Thousands of shiny copper-plated coins shoot from machines into wooden boxes, the clinking sound barely audible above the din at Alltrista Corp.'s Zinc Products division.
The factory in this Tennessee farming community produces blank coins, which the U.S. Mint then stamps with Abraham Lincoln's face to make pennies.
What is chump change to some is big business for Alltrista, which makes all the pennies in the United States--some 13 billion this year alone. In 1999 the government ordered 30 percent more than the previous year.
"When the economy is good, people actually hoard a little more of their change," Alltrista President Albert H. Giles said. "When things get tight, they start digging in their penny jars and spending it."
Parts of the Northeast reported penny shortages early this year, and the shortfall made its way to the Southeast by summer. The Federal Reserve even cut back deliveries to some banks.
People who toss spare change into jars and piggy banks don't realize they are contributing to the problem.
Whatever the reason for the shortage, Alltrista is happy for the extra business.
"We love the penny," Giles said. "It is not circulated as widely as quarters, so we're doing whatever we can to see that the utilization of the penny increases."
So is Americans for Common Cents, a group of business and charitable organizations fighting to keep the penny in circulation. The group formed in 1990 after Congress started studying whether to eliminate the coin.
Nearly 75 percent of people polled by the group in April favored keeping the penny; previous polls produced similar findings.
Most Americans fear businesses will round up prices if the nickel becomes the lowest denomination, spokesman Mark Weller said.
"At least in the next three to five years, we feel the penny will be retained," he said.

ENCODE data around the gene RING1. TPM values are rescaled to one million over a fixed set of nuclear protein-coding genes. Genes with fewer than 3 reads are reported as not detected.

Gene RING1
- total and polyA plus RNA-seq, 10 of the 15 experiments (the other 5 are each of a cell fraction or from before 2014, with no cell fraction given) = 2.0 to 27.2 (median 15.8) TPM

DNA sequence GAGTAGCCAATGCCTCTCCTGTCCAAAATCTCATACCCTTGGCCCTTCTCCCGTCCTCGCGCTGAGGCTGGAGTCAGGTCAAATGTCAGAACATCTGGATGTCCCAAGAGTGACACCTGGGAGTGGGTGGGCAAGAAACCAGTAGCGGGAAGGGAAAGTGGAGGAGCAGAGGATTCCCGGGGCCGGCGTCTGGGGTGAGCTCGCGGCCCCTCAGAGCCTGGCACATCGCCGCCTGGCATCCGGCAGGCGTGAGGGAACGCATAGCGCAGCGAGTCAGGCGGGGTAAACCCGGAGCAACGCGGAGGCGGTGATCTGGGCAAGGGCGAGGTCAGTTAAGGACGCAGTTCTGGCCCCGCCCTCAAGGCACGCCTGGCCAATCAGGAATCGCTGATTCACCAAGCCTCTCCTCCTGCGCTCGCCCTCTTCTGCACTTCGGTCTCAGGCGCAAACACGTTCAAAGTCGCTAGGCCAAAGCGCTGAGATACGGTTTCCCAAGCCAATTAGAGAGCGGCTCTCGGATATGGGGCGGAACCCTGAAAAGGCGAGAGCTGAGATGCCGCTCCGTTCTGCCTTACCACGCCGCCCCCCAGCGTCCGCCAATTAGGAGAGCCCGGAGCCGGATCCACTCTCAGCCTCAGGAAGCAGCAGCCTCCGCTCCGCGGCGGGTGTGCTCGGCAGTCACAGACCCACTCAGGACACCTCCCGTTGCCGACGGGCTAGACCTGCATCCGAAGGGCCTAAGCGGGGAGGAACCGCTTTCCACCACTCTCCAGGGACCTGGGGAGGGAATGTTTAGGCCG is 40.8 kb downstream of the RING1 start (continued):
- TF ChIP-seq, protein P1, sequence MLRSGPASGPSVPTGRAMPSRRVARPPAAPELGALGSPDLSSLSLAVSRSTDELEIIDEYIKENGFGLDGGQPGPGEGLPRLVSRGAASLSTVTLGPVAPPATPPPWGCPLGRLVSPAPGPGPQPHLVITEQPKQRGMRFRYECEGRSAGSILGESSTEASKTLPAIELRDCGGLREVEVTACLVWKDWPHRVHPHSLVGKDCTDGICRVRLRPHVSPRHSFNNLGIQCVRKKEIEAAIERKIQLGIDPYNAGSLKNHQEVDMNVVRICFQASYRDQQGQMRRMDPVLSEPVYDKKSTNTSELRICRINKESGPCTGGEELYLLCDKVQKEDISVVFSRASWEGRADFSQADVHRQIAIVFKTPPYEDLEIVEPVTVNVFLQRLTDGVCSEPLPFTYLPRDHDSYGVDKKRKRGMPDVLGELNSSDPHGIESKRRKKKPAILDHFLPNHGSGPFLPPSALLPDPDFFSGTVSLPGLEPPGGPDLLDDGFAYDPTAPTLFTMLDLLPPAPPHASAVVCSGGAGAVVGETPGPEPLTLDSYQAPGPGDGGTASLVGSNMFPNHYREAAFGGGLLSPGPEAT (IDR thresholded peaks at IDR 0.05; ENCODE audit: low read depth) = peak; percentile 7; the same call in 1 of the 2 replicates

That's good news for Indianapolis-based Alltrista. The metal and plastics maker's products are used for roofing materials, bridge components and other products, but the penny put Alltrista on the map.
The process starts with silvery bars of zinc, which are melted and pressed into sheets that stretch between heavy rollers. When the sheets reach the proper thickness, a machine stamps out the coins--some 22,000 per minute.
Another machine puts rims around the pennies, which are then placed in barrels and a thin coat of copper is applied. The shiny blank coins are then ready for shipment to the U.S. Mint in Denver or Philadelphia, where they are stamped.
Pennies were made of solid copper until the early 1980s, when the mint said the cost of making them exceeded their value. A copper-coated zinc penny costs about seven-tenths of a cent to make.
Alltrista also makes Canada's pennies and coins for Bermuda, Fiji, Panama and Lebanon. The company had 1998 sales of $244 million; the zinc division's sales range from $50 million to $100 million.
CAPTION: Carla Riggs checks blank coins pouring out of a dryer at Alltrista's Greeneville, Tenn., plant.